It’s a two-letter word that has the power to anger, disappoint or maybe even defend.
There’s not just one meaning to “no.” It can hold a handful of meanings, but they all usually leave us feeling some form of heavy-hearted emotion. Disappointing someone has the power to leave a stain on your day and your conscience.
Recently, I had to say “no” to a weekend trip with a few of my high school friends, and I couldn’t shake the feeling that I was disappointing them. I couldn’t figure out why, but I was crying on the phone to them, even after they told me they wouldn’t be upset with me. I could scratch it down as just being an overly emotional person, or I could dive a little bit deeper into what it means to say “no” — and why it doesn’t always feel right.
Since we were kids, “no” was that big green monster that got in the way of all our plans to stay out playing past dark or to stick our hands in the candy jar before dinner. It was the adults in our lives who told us the difference between right and wrong because we were kids and we didn’t know the difference. “No” was one of the worst words you could hear as a kid because it meant that either you were doing something wrong or you couldn’t do what you wanted.
“No” was a safeguard for us. It kept us out of trouble and prevented us from getting hurt. As kids, we think that we’re invincible, but that’s because we have not been around long enough to learn that’s not the case.
There’s an age-old rule that you don’t jump on your bed. Remember that nursery rhyme with the monkeys jumping on the bed? It’s a pretty classic case of when you are just not supposed to do it, but you did, and boy, did you get hurt. In my case, I already had a broken wrist when I was jumping on my bed. When I fell, coincidentally enough, I broke my other wrist.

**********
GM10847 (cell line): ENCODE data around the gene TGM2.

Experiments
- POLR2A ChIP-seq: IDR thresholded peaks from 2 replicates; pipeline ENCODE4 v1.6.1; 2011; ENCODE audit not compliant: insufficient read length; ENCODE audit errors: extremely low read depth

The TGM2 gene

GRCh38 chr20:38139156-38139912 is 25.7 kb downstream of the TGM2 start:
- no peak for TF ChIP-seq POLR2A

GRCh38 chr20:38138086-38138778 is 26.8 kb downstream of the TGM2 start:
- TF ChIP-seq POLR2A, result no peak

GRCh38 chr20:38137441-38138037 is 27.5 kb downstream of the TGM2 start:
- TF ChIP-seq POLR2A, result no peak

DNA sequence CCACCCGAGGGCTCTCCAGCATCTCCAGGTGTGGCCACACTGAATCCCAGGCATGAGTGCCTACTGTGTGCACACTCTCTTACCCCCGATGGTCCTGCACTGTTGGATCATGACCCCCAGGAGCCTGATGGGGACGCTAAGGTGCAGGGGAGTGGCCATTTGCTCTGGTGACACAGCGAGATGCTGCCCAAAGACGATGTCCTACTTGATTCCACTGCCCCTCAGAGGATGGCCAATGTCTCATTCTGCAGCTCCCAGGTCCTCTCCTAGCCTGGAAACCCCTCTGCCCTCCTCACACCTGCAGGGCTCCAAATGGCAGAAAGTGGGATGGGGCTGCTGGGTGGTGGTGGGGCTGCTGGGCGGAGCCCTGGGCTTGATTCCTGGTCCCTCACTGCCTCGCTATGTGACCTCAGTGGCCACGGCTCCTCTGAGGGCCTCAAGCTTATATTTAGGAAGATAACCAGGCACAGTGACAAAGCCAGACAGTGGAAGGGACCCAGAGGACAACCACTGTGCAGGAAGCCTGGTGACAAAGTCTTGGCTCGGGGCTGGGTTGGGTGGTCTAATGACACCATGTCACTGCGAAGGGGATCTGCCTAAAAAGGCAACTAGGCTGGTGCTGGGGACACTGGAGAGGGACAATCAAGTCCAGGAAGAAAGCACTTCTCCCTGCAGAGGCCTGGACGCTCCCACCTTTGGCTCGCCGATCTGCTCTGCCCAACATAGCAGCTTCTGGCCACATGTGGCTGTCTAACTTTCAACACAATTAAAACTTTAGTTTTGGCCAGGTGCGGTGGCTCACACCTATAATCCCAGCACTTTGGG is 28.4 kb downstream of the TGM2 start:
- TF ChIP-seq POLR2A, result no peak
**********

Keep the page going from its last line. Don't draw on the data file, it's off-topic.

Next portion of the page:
I was a horribly klutzy kid, but that was even more of a reason to listen when someone told me no. When we were told no as kids, it was most likely doled out as a way to keep us safe, even if it meant missing out on fun.
Like Pavlov and his dogs, we were trained as kids to have negative feelings toward the word no. Now, as adults, we are uncomfortable, or at least I am, with telling people no. Those feelings of disappointment are so ingrained in us as children that sometimes no can feel wrong.
That’s not to say that we should start letting kids run with scissors; it’s that we, as adults, now have to learn when to dole out our no’s. It’s our turn to know the difference between right and wrong and how to weigh the pros and cons of a situation. It’s still new territory as a growing adult having to say no and disappointing someone.
Part of becoming your own person is learning that you cannot please everyone. There are times when you will have to do what is best for yourself. No does not have to be an ugly word — it can just mean “not right now” or “next time.” Saying no to one opportunity could mean you are on your way to finding a better opportunity.
We should take advantage of the offers that are given to us, if they are within our means and goals. As kids, we wanted to take every opportunity that was given to us because it meant we could find out more about the world around us. As adults, there is still so much to learn, but with that comes the responsibility of weighing different scenarios. Sometimes everything works out and you can say yes to every opportunity presented, and sometimes you have to disappoint people. It’s all a part of growing and learning.
You are your own boss. Yes and no are your words to give out whenever you want. Use them with care.
Michaela Mulligan is a UF journalism sophomore. Her column appears on Wednesdays.